OTOH, the Eldar didn’t go about helping themselves to human wives much … or at all, now I think of it; didn’t all the human/Eldar marriages involve female elves?

  • Isabel C.

    @ChrisTheCynic:disqus :  Yep. I use a version of that in pretty much all of my novels*: people with magical or psychic talents are Descended From Stuff. Stuff might be gods, angels, river spirits, dragons, whatever; the same being might indeed have been more than one thing, depending on where and when it showed up. 
    The Book of Enoch and the Nephilim in general are kind of awesome for SF writers, really. 
    *Well, not explicitly Hickey, and I’m not sure if that’s got the same metaphysic as the others. 

  • Carstonio

    The Bible Story series seemed to skip that section, and while I don’t remember reading it in the original, I probably assumed that the Nephilium were another tribe like the Canaanites. The name sounds vaguely Greek rather than Hebrew.

  • JLundell

    Fun fact, courtesy Wikipedia: “Ayn Rand’s novel Atlas Shrugged is known in Modern Hebrew translation as Mered HaNephilim (מרד הנפילים, literally: the revolt/rebellion of the Nephilim)”

  • Yes, the only such pairings we know of from Tolkien’s works (which are, canonically, the only ones that ever happened) are Beren and Luthien (who was herself the daughter of an Elven king and one of the Maiar, the less angels of Valinor who served Valar), Tuor and Idril, Eärendil and Elwing, and Aragorn and Arwen. Túrin and Finduilas probably would have married as well, but she was murdered by orcs before that could happen.

    Technically, Eärendil and Elwing were both Half-elven, being the son of Tuor and Idril and granddaughter of Beren and Luthien, respectively, but Tolkien’s Half-elves could choose to which race they would be joined (which determined their lifespan and whether they could reach the shores of Valinor); Eärendil chose Men, Elwing the Elves.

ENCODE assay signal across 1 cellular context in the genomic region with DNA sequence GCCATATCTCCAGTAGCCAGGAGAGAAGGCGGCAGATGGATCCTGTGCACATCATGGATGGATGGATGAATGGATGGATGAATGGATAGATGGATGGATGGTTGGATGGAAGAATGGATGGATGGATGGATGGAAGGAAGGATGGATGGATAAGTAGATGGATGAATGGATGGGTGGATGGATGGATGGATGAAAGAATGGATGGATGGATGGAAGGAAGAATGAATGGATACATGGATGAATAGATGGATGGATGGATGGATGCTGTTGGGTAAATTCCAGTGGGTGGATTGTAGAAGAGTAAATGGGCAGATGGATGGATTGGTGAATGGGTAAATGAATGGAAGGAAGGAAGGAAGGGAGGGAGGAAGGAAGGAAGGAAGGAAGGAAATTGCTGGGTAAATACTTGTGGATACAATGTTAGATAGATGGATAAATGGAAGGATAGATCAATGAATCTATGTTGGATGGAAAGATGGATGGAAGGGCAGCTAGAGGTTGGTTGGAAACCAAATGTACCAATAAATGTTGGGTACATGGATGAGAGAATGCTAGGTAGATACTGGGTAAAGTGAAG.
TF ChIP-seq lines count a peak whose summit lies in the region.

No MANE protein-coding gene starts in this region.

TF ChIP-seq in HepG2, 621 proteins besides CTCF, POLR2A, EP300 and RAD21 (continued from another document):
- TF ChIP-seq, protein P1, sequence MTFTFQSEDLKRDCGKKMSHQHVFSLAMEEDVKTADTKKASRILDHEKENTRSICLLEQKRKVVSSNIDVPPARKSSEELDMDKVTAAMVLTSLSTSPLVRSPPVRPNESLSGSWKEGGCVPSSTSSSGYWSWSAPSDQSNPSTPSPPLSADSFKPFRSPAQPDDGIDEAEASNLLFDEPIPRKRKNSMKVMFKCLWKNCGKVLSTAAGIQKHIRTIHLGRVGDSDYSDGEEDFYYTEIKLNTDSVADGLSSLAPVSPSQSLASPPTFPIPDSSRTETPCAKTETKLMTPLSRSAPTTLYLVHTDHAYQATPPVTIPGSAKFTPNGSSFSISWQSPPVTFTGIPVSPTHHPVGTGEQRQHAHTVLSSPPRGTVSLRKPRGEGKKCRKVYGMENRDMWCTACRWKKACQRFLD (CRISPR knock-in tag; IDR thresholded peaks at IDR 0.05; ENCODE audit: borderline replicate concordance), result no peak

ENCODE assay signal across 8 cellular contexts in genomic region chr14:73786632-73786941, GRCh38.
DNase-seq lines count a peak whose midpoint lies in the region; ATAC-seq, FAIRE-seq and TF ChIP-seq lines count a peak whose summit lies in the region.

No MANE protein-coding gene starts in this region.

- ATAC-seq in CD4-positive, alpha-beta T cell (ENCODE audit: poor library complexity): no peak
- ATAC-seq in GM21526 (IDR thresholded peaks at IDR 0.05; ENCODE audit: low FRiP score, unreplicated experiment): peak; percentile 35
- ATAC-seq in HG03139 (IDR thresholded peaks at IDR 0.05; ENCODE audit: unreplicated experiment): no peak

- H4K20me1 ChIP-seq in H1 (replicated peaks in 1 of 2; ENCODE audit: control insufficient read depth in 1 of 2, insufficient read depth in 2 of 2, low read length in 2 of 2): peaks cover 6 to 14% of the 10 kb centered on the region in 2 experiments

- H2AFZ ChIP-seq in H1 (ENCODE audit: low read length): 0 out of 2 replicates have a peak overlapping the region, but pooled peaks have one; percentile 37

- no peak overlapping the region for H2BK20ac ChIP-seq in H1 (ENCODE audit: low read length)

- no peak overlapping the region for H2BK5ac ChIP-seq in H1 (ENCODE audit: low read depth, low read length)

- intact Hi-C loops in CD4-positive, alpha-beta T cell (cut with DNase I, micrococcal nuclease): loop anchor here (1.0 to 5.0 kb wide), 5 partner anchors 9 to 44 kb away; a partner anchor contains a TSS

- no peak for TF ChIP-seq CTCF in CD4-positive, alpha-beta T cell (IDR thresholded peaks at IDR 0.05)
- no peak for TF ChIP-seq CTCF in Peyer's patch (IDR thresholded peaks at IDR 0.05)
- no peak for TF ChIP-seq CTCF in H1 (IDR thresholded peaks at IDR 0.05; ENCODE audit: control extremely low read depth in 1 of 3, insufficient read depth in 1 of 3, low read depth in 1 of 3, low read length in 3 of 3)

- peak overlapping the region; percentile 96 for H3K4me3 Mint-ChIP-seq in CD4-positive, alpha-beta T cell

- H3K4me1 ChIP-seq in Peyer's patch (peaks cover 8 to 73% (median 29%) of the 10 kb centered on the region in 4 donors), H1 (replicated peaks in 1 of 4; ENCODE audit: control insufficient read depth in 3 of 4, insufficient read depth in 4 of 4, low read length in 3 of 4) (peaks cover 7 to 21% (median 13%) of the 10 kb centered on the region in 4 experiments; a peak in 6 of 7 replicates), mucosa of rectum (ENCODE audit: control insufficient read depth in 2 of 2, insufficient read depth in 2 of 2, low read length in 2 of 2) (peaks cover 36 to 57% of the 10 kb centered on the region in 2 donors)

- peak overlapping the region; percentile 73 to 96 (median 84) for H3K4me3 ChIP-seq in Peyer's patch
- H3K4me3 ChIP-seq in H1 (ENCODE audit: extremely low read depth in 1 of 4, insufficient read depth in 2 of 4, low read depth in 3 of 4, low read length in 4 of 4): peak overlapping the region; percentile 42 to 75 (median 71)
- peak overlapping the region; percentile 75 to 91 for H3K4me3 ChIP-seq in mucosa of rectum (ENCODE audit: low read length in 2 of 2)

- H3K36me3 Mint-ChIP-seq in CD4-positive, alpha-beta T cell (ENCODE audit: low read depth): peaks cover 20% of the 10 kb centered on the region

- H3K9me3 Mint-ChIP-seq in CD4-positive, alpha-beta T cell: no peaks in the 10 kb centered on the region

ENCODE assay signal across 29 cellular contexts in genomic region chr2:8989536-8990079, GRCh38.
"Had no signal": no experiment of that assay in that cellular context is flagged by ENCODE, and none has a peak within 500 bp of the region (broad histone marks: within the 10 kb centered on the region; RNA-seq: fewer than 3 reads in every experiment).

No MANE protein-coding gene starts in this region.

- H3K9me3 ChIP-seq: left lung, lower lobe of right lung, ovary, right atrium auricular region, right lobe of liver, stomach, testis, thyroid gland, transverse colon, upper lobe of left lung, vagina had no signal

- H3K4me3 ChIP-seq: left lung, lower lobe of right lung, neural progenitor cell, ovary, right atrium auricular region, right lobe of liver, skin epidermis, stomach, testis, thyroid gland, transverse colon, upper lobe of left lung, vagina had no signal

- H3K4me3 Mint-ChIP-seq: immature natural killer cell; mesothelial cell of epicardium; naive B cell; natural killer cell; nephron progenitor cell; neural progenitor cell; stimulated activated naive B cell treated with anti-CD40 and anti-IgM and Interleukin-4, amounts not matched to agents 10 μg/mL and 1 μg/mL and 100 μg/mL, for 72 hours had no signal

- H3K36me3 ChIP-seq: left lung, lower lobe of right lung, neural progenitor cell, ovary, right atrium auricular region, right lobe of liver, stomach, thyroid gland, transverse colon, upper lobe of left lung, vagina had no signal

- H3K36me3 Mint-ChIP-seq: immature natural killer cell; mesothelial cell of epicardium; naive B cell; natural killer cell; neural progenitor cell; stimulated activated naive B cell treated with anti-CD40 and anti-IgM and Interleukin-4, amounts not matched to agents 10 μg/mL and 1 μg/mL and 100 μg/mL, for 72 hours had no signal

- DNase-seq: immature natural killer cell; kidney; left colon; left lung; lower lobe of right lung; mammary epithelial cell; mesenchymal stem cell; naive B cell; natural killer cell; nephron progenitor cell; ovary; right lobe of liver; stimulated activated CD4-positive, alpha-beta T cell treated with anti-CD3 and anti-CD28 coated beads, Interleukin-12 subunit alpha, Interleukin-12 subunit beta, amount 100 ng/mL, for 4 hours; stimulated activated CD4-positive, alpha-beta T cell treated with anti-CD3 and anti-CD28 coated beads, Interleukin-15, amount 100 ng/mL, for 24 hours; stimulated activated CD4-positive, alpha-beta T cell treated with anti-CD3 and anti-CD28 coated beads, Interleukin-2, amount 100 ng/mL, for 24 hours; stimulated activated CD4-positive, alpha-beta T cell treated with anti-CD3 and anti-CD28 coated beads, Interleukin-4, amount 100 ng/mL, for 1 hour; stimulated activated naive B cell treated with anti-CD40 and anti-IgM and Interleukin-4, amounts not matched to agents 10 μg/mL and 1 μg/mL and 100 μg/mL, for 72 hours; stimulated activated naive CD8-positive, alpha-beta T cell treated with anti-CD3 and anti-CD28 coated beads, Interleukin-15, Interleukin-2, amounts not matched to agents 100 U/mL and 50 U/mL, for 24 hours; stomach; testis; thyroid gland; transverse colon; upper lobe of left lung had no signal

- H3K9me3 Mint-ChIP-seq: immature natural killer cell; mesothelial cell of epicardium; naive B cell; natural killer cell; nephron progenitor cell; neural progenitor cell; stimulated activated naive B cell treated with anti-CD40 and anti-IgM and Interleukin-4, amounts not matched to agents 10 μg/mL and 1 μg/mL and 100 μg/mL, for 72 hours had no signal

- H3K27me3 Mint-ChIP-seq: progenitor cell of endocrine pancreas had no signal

• ReverendRef

    And to make things even more fun, some people have picked up on the Nephilim thing as a reference to visitors from the stars (cf Erich von Daniken, Ancient Aliens and some of the religious uproar over Prometheus).

    So, yeah, if we’re talking biblical families on the order of the Nephilim, maybe there’s more truth than we realize in the headlines of the Weekly World News where they report such things as Bat Boy, Redneck Aliens Take Over Trailer Park, Jesus Action Figure Heals the Sick, and Aliens Settle In San Francisco (well, okay, maybe that last one is plausible).

  • And the children of Elwing and Earendil (can’t be @rsed to find out how to add the accent) were Elros and Elrond. Elros chose to be human and became the first King of Numenor and ultimate ancestor of Aragorn.

  • Deborah Moore

    True story:  On a bus one day I overheard a conversation between a representative of the local Christian homeless shelter and a homeless man he was witnessing to.   The homeless man said something about Sons of God, and the man from the shelter thought he was talking about Jesus.  But then it turned out the homeless man was citing this section of the Bible — about the sons of God mating with the daughters of man and their children being the Nephalim (Giants, he said).   He said the Nephalim were drowned in the flood but their spirits are still here and he was one of them.

    I couldn’t tell if the homeless man was slightly crazy or just messing with guy from the shelter, but he obviously knew his Bible.

  • AnonaMiss